Genealogists need to know that Irish deaths and marriages were routinely published in the pages of the Irish American Weekly (New York City, New York).  This fact makes the historical Irish newspaper a great genealogical resource to find Irish obituaries and marriages – that occurred in Ireland – or around the world from 1849 to 1911.

The Irish American Weekly made a diligent effort to find, document and publish these family records in Ireland and published them in the pages of their New York City newspaper.

The old newspaper clipping in the example to the left shows just some of the Irish obituaries reported in the 11 March 1854 Irish American Weekly (New York City, New York), page 2.

Just take a look at the wide geographic coverage that the historical Irish American Weekly newspaper provides:

 

… at Westmeath ….

… at Monkstown, County Cork …

… in Killeshandra …

… at County Wexford ….

… in Cork …

… in Kilkenny …

… in Queenstown …

… in County Down …

… at Norwich, England … formerly of Dublin

… at St. John, Antigua … formerly of Dublin

… in London …

… in Melbourne, Australia …

This NYC newspaper is reporting on Irish deaths in Ireland and on Irish ex-patriots around the world.

Now, look closer at the article. The publication date is 1854. These Irish genealogy records were printed in the newspaper a full ten years before Irish civil registration began in 1864.

Genealogy Research Tip: Registration of Irish death certificates did not begin until 1864 – but you can find thousands of Irish deaths recorded every week in the Irish American Weekly 1849 – 1911 – well before Irish Civil registration began in 1864.

Explore your Irish ancestry in the Irish American Weekly and other Irish American newspapers printed in the U.S. online in our historical newspaper archives at our website.

Using Newspaper Marriage Records for Genealogy: Free Webinar Download

Newspapers are the next big thing for genealogists, with news stories that can flesh out the names and dates on your family tree so that you can better know your ancestors. With over 1.2 billion  genealogy records online, GenealogyBank is the best source for mining old newspapers for engagement, wedding, and anniversary announcements—as well as for divorce records.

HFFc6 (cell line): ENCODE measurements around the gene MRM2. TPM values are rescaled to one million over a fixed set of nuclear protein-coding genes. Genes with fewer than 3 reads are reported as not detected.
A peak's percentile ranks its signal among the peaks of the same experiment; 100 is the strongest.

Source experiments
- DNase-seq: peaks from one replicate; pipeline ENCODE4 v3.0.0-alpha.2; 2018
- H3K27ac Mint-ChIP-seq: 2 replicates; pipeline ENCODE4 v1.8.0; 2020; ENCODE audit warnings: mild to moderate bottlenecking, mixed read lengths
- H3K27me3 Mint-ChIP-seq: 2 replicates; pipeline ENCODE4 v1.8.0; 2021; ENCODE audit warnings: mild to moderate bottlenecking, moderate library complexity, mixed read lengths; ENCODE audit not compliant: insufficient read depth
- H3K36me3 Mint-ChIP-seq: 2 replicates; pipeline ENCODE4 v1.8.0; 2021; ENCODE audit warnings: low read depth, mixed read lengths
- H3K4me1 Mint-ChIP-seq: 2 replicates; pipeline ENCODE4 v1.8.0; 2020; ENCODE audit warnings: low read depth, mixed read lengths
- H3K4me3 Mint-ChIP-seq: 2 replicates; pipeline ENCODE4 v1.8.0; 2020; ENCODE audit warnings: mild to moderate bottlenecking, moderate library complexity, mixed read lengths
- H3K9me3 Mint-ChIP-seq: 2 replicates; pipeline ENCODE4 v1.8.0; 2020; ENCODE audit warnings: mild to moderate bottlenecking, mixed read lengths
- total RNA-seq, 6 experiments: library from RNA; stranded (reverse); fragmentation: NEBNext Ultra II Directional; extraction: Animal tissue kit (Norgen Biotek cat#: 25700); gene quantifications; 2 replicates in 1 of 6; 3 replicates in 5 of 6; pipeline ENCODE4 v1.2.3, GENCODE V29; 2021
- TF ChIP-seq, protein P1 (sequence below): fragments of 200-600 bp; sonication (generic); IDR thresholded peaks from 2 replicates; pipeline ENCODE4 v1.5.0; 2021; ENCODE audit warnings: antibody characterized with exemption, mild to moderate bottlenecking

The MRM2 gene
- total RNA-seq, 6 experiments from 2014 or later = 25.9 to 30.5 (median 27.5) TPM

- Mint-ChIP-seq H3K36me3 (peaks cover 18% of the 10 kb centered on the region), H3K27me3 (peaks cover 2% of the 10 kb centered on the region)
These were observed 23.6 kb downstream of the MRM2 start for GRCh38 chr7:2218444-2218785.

GenealogyBank search form for marriage records and engagement announcements

GenealogyBank search form for marriage records and engagement announcements

Download Tom Kemp’s latest genealogy webinar on marriage records to learn handy tips and search strategies, as well as what kinds of marriage records you can expect to find in newspapers:

http://slidesha.re/MKseIt

Practical and timely, this informative presentation will show the research skills you need to get the most out of GenealogyBank’s online historical newspaper archives.

GenealogyBank Has Tomorrow’s Obituaries Today!

We have seen the future and we are publishing it in GenealogyBank today.

Did you realize that GenealogyBank actually includes obituaries that will appear in tomorrow’s and next week’s newspapers?

Along with digitizing historical newspapers, we work closely with newspapers currently publishing. Thousands of newspapers around the country are preparing their copy for tomorrow’s or next week’s issue. As they send their electronic feed to lay out these upcoming issues of their newspapers, they simultaneously send that feed to us and we add it immediately to GenealogyBank. So that is why you will see obituaries here that have not actually been printed on paper yet.

Here are just three of the thousands of obituaries that will be published in newspapers in the coming weeks—but already appear online in GenealogyBank today.

collage of recent obituaries from GenealogyBank

Obituaries that appeared online in GenealogyBank before they appeared in print

Our Acquisitions and Tech Teams are working every day to secure more newspapers to add to our burgeoning online archives. Once a newspaper is selected to be part of our newspaper archives, we work to secure a complete back-run of every available issue of that newspaper. Tracking down every newspaper issue and making sure that it is the best possible copy so that it can be digitized and added to GenealogyBank can take time—often years.

Even when there are still some issues missing from a newspaper title, we will launch that title so that researchers will have the benefit of access to millions more articles about their ancestors. After launching a title, we continue our search for back issues to add.

Every day we add new newspaper titles and fill in gaps for our existing titles, updating and filling in missing issues or adding more obituaries to over 2,900 newspapers a month.

In July we will be adding the obituaries from seven more newspapers from Maryland, Massachusetts and Michigan. These obituaries will be in our Recent Obituaries collection.

State City Newspaper

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Maryland Hollywood County Times, The

2011

Current

Massachusetts East Bridgewater Wicked Local: East Bridgewater

2009

Current

Massachusetts Hanson Wicked Local: Hanson

2009

10/19/2011

Massachusetts Plymouth Wicked Local: Plymouth

2010

11/12/2011

Massachusetts Raynham Wicked Local: West Bridgewater

2009

Current

Massachusetts Raynham Wicked Local: Whitman

2009

11/4/2011

Michigan Homer Homer Index, The

2012

Current

GenealogyBank provides genealogists with the most current and most comprehensive online source for newspapers. Find your recently deceased relatives’ obituaries in our online obituary archives today!